The Miami Herald
January 4, 2000
Witnesses link Castro, drugs


 Pounding away at allegations that Cuba abets drug traffickers, a U.S.
 congressional committee came to Sweetwater on Monday to hear from a Cuban
 intelligence defector and the daughter of a general executed on drug charges.

 President Fidel Castro ``is allowing drug traffickers to use Cuba as a syringe for
 injecting drugs into American streets and schoolyards, charged Rep. Dan Burton,
 R-Ill., chairman of the House Government Reform Committee.

 Yet the Clinton administration is ``covering up Cuba's crimes in a wrongheaded
 effort to improve relations with Havana, Rep. Lincoln Diaz-Balart, R-Miami, told the
 all-Republican panel.

 The State Department informed Congress last week that a U.S. Coast Guard
 lieutenant commander now based in Miami will soon be stationed in Havana to
 act as a liaison on drug-trafficking matters, Burton revealed.

 U.S. officials in Washington later confirmed that the officer, an expert in
 equipment that detects hidden smuggling compartments in ships and freight
 containers, will help Cuban authorities on a ``when asked basis.

 Castro's longstanding efforts to improve interdiction cooperation with U.S. drug
 authorities have run into strong opposition in Washington and South Florida
 because of charges that the Cuban government has repeatedly aided smugglers
 as a way of undermining the United States' moral fiber.


 The hearing in the Sweetwater City Council chambers drew little testimony that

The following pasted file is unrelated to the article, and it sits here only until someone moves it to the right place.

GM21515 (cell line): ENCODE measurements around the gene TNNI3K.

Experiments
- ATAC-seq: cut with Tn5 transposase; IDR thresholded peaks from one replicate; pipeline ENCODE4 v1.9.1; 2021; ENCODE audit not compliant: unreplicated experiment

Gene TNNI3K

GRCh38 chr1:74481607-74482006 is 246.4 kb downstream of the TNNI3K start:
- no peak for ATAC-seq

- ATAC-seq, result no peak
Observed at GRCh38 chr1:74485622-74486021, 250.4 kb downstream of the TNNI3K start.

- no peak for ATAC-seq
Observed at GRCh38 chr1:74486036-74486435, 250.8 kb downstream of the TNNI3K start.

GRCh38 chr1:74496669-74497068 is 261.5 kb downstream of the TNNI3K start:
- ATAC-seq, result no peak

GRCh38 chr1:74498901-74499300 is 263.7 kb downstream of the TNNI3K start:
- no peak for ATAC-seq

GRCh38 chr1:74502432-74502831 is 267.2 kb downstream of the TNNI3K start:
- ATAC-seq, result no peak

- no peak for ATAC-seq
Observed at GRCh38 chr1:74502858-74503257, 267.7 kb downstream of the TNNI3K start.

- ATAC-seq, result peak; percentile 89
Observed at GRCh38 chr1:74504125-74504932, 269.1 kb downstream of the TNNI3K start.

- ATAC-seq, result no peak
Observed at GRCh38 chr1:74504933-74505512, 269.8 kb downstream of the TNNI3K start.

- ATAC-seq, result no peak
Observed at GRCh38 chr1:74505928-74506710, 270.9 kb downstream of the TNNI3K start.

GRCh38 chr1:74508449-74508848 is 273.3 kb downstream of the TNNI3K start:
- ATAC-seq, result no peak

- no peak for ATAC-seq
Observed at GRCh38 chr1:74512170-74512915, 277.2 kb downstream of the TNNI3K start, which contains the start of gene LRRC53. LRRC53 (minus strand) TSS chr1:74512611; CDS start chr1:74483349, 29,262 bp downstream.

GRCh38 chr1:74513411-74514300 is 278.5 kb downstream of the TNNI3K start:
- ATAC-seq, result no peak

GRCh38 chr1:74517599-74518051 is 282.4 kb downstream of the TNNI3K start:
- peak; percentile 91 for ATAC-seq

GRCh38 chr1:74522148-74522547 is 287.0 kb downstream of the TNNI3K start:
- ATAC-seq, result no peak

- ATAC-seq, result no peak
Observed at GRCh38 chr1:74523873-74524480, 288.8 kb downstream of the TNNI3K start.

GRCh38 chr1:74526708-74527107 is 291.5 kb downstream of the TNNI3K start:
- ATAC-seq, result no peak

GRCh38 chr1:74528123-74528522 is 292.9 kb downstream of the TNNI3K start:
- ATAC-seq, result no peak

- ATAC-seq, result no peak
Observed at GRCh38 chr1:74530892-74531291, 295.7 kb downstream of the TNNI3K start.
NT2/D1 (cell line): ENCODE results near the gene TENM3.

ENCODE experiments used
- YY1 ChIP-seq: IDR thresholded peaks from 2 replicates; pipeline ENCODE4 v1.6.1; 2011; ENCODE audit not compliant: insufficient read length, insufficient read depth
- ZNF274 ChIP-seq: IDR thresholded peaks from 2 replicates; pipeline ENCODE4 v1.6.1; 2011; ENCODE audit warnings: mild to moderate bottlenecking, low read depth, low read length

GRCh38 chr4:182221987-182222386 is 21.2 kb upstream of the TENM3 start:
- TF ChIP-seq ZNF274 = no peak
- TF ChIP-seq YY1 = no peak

was not public already, instead going over cases from the 1970s and the 1989
 drug-smuggling trial of Cuban Gens. Arnaldo Ochoa and Antonio de la Guardia.

 Jorge Masetti, an Argentine-born Cuban intelligence agent who defected in the
 early 1990s, testified Castro used Colombian drug traffickers to deliver weapons
 to Colombian guerrillas in the 1970s and, in exchange, allowed the smugglers to
 use Cuba to transship drugs bound for the U.S. market.

 Cuba is even now sheltering Carlos Antonio Luslo, a Colombian
 guerrilla-turned-politician who is wanted in Bogota on drug-smuggling charges,
 Masetti added.

 Masetti also testified Luslo asked him during a visit to Havana in the late 1980s to
 arrange for a Cuban company to buy chemicals needed for a cocaine refinery in
 Colombia. The deal never went through, he added later.

 Masetti, the son of an Argentine leftist raised in Cuba, also repeated his previous
 allegations that he helped leftist Puerto Rican radicals arrange the 1983 theft of
 $7.2 million from a Wells Fargo truck in Connecticut.

 He delivered Cuban funds used to finance the robbery by the pro-independence
 Macheteros group, Masetti testified, and helped to smuggle one of the holdup
 men into Cuba after the robbery.


 Masetti's wife, Ileana, daughter of de la Guardia, testified that Castro ``certainly
 knew about the drug-smuggling operations that landed her father, Ochoa and two
 others before a Cuban firing squad in 1989.

 Castro has always insisted those were rogue operations, although a Miami-based
 federal grand jury nearly indicted his brother, Armed Forces Chief Raul Castro, for
 those same operations in 1993.

 Castro has never explained where the money from the de la Guardia drug
 operations wound up, said Ileana de la Guardia. Masetti testified that half the
 money, in small-denomination U.S. dollars, was regularly sent to Castro's private

 The committee will meet again in Sweetwater today to hear from U.S. Customs
 and drug enforcement officials on Cuba's alleged role in the international narcotics

                     Copyright 2000 Miami Herald